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Can I Resolve My Resentments?

Emotions involved with addiction recovery do not change overnight.  The process can take weeks, months, or years to overcome. Changing behaviors and habits are a few of the first steps.  Understanding personal feelings also need attention. Resentment can play a part in the addict’s emotional bank as well as people involved in the individual’s life.  The addict could hold a grudge against someone taking drugs or alcohol away. An intervention can trigger resentment, also. Misinterpretation of resentment can be an issue, too.  Someone could give a smug look. The addict doesn’t realize the glare is not towards them. Wherever the resentment comes from, the individual needs to learn how to understand others and communicate properly to resolve the issue.

Just as the addict has become accustomed to certain behaviors and habits, others have, also.  Friends and family have gotten used to the individual being untrustworthy and manipulative. No matter how hard the addict tries to change, loved ones refuse to see the differences.  Small changes are what move the addict forward to a successful recovery. Resentment masks change from view. The teeter-totter effect will keep resentful feelings between both parties.  When the addict begins to understand people around him or her the cycle can be broken, at least for the individual. Other parties involved may take longer to understand the addict.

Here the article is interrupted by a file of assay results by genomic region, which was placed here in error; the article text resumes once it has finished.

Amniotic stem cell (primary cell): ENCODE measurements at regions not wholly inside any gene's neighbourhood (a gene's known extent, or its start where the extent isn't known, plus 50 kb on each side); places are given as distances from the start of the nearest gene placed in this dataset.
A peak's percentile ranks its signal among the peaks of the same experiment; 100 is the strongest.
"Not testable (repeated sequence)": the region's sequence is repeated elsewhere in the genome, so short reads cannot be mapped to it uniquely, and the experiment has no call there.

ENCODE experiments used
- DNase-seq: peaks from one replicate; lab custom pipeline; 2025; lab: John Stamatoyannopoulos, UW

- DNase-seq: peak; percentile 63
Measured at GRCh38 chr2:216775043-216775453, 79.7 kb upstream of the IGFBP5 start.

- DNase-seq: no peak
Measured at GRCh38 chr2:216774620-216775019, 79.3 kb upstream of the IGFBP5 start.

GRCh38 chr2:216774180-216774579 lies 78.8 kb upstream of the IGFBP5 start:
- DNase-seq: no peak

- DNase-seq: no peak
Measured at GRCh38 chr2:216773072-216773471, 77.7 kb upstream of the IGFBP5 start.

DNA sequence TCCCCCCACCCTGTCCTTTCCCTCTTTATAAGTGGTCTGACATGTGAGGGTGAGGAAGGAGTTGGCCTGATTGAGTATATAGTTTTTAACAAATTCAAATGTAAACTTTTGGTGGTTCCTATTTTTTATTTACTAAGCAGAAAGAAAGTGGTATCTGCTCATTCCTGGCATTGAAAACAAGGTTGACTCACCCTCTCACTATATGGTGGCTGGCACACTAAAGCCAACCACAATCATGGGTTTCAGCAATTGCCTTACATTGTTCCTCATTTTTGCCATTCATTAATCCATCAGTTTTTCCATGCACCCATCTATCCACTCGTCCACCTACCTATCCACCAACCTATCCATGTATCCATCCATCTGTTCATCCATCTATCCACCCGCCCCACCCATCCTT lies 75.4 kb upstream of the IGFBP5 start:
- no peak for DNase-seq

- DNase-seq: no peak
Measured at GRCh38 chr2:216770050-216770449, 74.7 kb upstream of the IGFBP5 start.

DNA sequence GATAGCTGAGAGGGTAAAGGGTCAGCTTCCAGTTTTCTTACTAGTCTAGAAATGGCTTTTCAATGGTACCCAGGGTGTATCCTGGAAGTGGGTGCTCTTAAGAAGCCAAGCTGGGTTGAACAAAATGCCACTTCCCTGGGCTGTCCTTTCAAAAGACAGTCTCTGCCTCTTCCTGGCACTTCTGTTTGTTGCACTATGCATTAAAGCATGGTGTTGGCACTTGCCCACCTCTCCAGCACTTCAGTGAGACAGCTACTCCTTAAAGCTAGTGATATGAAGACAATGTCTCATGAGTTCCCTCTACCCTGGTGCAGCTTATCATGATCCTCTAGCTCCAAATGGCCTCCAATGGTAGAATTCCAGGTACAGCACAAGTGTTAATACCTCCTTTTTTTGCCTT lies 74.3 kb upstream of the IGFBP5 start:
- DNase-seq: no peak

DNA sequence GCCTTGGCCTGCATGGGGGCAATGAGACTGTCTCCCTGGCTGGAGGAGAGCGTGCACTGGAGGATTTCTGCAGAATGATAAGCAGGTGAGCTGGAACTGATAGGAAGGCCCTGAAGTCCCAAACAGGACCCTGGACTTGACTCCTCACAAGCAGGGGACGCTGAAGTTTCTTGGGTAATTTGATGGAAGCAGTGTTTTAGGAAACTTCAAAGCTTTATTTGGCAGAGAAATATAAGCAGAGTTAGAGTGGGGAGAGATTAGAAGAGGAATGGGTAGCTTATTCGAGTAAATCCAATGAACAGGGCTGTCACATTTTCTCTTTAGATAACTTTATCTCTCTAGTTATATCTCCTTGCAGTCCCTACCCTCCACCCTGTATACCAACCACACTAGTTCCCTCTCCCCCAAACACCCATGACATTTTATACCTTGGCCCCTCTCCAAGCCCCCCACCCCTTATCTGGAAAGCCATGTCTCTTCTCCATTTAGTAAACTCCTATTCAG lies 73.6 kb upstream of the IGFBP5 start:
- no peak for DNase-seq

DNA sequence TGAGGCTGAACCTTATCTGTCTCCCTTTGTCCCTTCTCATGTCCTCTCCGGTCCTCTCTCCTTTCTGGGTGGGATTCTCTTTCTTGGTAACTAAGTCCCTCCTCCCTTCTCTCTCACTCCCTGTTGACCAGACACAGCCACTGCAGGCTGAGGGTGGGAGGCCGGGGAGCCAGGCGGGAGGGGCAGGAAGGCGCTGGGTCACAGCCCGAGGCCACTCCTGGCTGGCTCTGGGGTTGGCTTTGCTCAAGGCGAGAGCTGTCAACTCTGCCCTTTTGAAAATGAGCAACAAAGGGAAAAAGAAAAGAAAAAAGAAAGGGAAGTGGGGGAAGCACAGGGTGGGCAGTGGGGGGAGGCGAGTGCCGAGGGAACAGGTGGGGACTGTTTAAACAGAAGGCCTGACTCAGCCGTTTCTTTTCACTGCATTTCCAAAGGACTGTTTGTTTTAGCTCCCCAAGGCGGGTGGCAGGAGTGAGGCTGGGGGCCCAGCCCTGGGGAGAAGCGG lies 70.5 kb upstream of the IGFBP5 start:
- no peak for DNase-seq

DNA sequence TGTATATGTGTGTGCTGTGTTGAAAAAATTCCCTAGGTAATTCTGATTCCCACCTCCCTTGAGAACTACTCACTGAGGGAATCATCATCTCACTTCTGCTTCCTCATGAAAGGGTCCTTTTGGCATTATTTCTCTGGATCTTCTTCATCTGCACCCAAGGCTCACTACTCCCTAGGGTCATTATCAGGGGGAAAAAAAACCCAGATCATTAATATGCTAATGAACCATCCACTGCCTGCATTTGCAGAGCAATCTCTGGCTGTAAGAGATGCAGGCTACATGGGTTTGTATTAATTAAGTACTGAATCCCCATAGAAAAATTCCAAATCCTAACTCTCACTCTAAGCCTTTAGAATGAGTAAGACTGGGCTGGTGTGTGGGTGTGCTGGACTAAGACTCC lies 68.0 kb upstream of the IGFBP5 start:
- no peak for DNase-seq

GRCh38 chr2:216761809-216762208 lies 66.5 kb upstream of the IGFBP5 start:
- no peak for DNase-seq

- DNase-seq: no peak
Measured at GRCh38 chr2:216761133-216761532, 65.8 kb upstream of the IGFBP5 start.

The person in recovery is still learning about themselves.  Others cannot understand if the addict doesn’t know themselves, yet.  Being sober creates a new person. Learning new ways to be joyful without the use of substances sounds easy.  The difficulty is trial and error. Spending time with friends and family while trying to enjoy new activities can cause unneeded and new resentments when the addict is unsure if they like the new hobby.  Separation, apologies, and short visits will eliminate the pressure on both parties. Slowly progressing into new relationships will give time to heal.

Coming home from treatment is a drastic change.  The best option for the addict is to have short interactions with others to ease back into relationships.  Communication skills will build with time. Facing more difficult emotions is possible when everyone is prepared to communicate effectively.  Pushing someone into talking about difficult times could cause more resentment and anger. Communicating needs and wants in smaller doses support the addict in healing.  Everyone will not be overwhelmed with heavy feelings. Expectations won’t be as high for both parties, also.

We’re cultivating resilience for lasting wellness. Resilient House offers the highest quality behavioral health treatment to help heal addictions. Bringing together spiritual guides and holistic experts with trained clinicians, our programs are changing lives. Call us today for information: 833-change1 (833-242-6431).